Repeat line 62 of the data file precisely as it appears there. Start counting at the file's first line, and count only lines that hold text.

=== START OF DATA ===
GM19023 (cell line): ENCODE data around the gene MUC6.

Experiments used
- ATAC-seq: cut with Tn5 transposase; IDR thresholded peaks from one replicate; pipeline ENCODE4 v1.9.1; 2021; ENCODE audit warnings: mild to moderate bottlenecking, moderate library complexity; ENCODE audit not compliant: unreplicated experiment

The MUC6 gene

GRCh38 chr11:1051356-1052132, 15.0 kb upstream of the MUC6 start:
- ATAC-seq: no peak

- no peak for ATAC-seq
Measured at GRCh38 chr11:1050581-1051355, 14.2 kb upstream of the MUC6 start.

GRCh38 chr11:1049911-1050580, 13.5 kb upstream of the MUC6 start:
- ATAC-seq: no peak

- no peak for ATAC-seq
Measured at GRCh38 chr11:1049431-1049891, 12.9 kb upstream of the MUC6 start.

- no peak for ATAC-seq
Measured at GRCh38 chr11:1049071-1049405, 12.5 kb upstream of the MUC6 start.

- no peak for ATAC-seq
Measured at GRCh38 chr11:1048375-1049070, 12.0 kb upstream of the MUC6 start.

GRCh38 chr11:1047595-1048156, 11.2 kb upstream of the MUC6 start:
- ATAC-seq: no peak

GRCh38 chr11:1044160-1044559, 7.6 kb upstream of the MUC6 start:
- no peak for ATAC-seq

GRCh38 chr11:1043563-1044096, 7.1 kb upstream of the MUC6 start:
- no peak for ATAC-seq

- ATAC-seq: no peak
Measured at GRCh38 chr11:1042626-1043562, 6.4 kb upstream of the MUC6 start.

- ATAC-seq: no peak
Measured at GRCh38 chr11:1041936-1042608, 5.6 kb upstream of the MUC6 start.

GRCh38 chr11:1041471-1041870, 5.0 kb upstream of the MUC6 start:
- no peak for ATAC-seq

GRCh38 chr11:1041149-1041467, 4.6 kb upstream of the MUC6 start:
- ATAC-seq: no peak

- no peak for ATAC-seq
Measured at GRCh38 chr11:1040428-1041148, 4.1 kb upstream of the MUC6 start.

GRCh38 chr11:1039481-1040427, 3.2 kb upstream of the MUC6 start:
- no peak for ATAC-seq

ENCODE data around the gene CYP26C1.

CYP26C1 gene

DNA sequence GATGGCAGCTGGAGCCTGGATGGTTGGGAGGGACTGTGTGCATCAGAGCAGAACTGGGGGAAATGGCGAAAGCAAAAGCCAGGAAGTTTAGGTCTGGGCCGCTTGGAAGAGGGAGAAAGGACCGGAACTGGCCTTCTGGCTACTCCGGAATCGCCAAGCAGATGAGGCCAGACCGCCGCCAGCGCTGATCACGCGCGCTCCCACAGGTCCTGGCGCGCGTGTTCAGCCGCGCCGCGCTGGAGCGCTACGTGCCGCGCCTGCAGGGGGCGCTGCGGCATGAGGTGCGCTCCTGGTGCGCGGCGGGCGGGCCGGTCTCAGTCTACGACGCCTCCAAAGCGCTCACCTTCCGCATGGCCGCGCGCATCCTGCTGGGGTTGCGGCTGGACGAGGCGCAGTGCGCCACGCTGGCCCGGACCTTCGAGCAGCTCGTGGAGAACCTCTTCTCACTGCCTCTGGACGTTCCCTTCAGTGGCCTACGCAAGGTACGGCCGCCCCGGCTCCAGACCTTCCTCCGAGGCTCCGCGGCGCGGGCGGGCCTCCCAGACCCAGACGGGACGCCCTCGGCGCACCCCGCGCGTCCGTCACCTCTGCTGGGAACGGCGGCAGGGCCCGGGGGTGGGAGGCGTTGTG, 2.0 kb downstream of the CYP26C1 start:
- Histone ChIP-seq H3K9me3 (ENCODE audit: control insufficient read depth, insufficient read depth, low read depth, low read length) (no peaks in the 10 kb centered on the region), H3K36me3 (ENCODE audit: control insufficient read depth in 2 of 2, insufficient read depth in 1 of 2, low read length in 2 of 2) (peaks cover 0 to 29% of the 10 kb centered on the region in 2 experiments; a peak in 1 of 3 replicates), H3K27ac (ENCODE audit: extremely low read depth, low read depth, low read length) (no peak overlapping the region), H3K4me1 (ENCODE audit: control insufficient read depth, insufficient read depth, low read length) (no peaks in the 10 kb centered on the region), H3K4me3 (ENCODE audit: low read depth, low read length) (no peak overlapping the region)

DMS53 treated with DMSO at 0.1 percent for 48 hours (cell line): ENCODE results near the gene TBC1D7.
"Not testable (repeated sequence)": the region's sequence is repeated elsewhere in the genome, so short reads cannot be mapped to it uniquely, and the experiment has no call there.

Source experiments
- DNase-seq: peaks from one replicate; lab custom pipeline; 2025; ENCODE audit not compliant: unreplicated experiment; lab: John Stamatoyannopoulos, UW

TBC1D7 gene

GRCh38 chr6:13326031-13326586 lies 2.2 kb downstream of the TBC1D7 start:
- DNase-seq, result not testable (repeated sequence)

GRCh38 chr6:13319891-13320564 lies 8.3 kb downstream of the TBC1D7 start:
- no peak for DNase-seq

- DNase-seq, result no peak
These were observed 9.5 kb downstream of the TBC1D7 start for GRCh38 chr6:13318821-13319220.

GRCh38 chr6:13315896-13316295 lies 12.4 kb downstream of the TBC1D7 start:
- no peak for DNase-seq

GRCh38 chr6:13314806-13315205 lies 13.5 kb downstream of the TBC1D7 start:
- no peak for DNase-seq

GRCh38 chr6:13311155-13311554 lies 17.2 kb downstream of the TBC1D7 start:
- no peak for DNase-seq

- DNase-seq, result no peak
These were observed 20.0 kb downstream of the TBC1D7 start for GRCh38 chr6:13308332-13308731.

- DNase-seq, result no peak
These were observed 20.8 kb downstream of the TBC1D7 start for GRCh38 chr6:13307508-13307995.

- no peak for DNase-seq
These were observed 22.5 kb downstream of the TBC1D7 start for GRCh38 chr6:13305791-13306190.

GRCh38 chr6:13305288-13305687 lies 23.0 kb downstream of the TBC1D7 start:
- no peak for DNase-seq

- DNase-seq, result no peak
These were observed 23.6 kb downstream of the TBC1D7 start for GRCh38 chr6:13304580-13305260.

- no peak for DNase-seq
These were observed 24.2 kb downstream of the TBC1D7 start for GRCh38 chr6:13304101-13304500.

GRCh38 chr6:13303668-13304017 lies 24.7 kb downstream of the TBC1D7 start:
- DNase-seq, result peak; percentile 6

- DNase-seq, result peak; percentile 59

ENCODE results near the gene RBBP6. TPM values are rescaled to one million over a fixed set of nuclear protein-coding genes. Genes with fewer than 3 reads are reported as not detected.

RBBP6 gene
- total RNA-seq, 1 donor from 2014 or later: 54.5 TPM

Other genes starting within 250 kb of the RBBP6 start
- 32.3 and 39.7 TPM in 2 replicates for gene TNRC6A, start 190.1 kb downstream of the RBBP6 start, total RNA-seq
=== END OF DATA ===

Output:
GRCh38 chr6:13305288-13305687 lies 23.0 kb downstream of the TBC1D7 start: